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Schumacher transforming Meadowcreek wrestling program

Staff Photo: John Bohn Meadowcreek High School wrestling coach Richard Schumacher conducts a recent practice of his team. Schumacher, a former college wrestler, is enjoying the experience of coaching a high school wrestling program.

Staff Photo: John Bohn Meadowcreek High School wrestling coach Richard Schumacher conducts a recent practice of his team. Schumacher, a former college wrestler, is enjoying the experience of coaching a high school wrestling program.

Richard Schumacher walks around the Meadowcreek wrestling room, keenly looking at each wrestler’s move.

"What was that?," he says. "This is not ballet. Do an arm drag."

At 63 years old, Schumacher isn't afraid to tangle with his wrestlers to show them proper technique. He gets down on his wrapped knee that was drained earlier in the day to show one wrestler how to properly execute a move.

"Even though Coach Schu is kind of old, he's very terrifying," senior Alex Steele said. "Any time he tries to put a move on you, he does it 100 percent. Don't let his age fool you. His strength is unbelievable."

Schumacher was an All-American wrestler at East Stroudsburg in the 1970s. He spent 35 years in the business world, but now after retirement he's making a difference in the lives of teenagers.

In just three years, Schumacher has taken the once-doormat Meadowcreek wrestling program from obscurity to competitiveness. The program is no longer an easy win as the Mustangs are the most successful they've been in nearly 20 years. They've won four tournaments this season and their sixth-place finish at the county meet this season is the highest since 1994.

"He's breaking records from 20 years ago," Meadowcreek athletic director Don Einolf said. "He's doing things with Meadowcreek wrestling that haven't been done in a long time."

Meadowcreek opened in 1986 and legendary coach Cliff Ramos guided the program until 1994. The Mustangs were one of the top teams in the state, placing fourth at the state meet in 1991 and winning its only Gwinnett County title in 1993. The team routinely produced state placers and had a two-time state champion. That all changed after Ramos left. The program had modest success in the late 90s, but by the 2000's the program was a coaching carousel. No coach lasted more than a few years and they haven't had a state placer since 2001. The year before Schumacher took over, the team couldn't even put together a full lineup. They barely had enough members for a starting basketball team, much less a wrestling team. At duals meets they had to forfeit more matches than they actually wrestled.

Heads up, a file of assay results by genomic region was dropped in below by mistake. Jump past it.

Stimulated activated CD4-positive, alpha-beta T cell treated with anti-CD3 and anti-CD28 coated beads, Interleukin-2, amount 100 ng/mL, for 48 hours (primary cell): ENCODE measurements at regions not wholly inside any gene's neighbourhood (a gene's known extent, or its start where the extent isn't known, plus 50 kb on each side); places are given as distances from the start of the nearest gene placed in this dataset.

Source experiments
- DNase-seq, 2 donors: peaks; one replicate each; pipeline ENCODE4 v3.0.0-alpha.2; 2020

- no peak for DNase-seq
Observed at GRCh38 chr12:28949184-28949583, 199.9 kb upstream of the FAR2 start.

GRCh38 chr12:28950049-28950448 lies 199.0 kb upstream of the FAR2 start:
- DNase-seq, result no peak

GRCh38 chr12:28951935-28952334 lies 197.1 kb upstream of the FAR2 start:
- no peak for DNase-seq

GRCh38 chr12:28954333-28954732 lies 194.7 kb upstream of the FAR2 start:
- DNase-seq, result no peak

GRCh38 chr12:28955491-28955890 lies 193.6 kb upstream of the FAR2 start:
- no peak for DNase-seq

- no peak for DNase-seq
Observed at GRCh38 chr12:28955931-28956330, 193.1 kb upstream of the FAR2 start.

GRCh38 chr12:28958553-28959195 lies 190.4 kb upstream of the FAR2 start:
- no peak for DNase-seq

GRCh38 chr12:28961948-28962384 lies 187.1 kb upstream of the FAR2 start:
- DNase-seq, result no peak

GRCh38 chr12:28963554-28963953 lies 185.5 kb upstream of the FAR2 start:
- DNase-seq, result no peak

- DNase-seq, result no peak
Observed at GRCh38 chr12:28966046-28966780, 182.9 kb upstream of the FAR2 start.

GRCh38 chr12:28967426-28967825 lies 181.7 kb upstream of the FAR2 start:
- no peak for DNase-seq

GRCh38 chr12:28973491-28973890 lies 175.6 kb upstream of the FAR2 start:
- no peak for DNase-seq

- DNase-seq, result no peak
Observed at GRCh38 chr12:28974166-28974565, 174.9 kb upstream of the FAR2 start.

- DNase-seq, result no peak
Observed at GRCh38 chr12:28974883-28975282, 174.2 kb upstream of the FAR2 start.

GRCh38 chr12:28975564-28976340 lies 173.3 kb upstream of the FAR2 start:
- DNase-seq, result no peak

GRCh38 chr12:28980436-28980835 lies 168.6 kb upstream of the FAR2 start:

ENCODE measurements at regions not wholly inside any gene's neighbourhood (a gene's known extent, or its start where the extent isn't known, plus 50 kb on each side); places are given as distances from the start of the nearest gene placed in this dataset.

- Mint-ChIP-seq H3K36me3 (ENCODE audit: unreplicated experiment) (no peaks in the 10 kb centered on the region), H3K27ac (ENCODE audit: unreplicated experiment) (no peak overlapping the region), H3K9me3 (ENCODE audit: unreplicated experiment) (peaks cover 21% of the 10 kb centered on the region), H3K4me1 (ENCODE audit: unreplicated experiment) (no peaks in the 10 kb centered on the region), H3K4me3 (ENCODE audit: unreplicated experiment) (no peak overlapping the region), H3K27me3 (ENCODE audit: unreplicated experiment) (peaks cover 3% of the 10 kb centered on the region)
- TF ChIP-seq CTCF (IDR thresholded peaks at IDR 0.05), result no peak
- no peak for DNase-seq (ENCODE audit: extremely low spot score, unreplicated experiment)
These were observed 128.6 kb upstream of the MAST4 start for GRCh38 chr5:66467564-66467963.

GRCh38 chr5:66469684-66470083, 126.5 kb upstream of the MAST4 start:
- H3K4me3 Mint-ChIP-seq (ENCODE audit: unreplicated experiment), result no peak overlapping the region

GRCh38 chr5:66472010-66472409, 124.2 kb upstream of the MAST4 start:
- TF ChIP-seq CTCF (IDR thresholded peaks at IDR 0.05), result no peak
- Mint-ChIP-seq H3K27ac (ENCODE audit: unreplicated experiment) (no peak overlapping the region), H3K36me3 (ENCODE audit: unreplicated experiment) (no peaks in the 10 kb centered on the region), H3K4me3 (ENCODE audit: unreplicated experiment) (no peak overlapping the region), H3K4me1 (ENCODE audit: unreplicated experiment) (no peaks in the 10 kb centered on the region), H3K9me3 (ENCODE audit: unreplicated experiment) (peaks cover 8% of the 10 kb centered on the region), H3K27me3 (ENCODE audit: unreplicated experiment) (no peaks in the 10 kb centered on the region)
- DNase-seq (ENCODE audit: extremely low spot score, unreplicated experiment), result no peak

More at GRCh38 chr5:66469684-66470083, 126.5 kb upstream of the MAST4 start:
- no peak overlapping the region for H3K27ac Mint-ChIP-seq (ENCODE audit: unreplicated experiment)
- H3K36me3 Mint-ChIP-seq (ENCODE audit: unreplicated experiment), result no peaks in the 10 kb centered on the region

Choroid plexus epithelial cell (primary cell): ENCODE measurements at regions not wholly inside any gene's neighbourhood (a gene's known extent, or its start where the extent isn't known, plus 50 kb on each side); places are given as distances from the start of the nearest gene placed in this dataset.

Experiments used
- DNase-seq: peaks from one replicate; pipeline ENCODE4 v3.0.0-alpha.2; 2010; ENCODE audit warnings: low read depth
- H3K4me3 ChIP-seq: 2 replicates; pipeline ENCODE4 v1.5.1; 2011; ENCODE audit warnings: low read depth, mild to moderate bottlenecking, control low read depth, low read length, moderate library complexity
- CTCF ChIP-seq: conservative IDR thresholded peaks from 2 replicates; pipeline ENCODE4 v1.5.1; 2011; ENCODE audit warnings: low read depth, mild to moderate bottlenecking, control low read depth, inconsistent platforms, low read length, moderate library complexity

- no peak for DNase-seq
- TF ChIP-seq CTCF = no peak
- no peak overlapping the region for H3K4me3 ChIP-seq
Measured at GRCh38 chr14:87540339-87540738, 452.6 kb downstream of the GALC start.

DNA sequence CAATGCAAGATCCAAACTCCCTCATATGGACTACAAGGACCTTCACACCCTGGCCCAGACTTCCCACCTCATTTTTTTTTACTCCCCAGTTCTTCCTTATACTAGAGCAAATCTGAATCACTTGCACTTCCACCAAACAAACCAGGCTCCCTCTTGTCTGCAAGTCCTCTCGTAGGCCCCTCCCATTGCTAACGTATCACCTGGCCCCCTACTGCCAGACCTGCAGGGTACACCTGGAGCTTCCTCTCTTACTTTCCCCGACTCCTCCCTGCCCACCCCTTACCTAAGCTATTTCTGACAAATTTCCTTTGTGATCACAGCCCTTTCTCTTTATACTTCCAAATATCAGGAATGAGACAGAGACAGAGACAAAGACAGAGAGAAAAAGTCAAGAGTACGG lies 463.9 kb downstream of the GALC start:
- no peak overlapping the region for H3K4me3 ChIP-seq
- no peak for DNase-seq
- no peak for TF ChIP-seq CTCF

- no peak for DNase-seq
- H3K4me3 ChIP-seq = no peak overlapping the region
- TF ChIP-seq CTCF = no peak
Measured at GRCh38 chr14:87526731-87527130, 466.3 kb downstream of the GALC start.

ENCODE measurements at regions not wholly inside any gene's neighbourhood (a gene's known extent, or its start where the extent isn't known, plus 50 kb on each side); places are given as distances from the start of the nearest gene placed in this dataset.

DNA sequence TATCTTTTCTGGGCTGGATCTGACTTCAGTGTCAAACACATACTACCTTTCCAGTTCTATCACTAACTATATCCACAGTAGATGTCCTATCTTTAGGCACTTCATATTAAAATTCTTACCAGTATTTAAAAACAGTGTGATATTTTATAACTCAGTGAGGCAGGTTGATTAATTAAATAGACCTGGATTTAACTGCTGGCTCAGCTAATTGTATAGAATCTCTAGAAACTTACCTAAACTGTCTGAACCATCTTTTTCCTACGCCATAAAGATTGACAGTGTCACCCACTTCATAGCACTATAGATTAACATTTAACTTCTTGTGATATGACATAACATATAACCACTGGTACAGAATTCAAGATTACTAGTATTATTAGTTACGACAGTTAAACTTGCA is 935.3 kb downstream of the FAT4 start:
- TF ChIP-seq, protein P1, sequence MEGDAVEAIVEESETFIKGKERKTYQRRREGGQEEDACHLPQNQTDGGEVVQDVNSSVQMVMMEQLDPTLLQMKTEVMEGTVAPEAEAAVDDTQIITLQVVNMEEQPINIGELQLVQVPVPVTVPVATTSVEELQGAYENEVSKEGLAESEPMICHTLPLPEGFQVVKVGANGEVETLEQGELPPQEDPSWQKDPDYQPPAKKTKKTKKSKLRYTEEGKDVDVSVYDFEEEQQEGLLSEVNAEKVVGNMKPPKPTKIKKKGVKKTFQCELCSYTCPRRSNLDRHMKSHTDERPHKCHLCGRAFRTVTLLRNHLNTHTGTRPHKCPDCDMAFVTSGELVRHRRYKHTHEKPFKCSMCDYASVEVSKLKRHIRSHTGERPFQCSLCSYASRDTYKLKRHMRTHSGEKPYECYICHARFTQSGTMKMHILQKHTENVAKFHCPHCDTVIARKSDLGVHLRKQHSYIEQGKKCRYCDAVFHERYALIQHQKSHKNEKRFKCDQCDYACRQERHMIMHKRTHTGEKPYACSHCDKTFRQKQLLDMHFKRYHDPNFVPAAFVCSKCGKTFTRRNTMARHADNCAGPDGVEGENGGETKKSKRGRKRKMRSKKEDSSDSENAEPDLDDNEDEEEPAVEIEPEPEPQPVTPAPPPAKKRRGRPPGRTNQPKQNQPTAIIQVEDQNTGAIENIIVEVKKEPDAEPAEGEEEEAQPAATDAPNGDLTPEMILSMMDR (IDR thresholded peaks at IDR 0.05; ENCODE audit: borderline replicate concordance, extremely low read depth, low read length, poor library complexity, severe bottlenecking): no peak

"They couldn't even have a dual meet," said Archer coach Tom Beuglas, who was a longtime coach at Parkview. "They only had four wrestlers."

In the summer of 2009, then Meadowcreek athletic director Jason Dopson was looking for a wrestling coach. It just so happened Schumacher was looking for a job. He spent the previous two seasons as an assistant at state power Collins Hill, helping the Eagles to two state titles with Ramos as head coach. Schumacher was displaced from Collins Hill after the school year and once Dopson heard about it he jumped at the chance to hire someone with his credentials.

"They really hit rock bottom until Schu took over them," Ramos said. "He's done wonders over there."

Schumacher was a four-time All-American at East Stroudsburg, where he also won a national title in 1970. He was later inducted into the school's hall of fame in 1986. After college, he became the head coach at Bucknell University from 1971-73, where he was 22-21-1, which is tied for the third-most wins in the program's history.

Schumacher left wrestling and joined the business world where he spent the next 35 years until his retirement in 2008. He still stayed involved with the sport as a referee for 15 years and helped run NCAA tournaments.

But Schumacher still had that itch to be a coach, teaching kids a double leg takedown or a half nelson.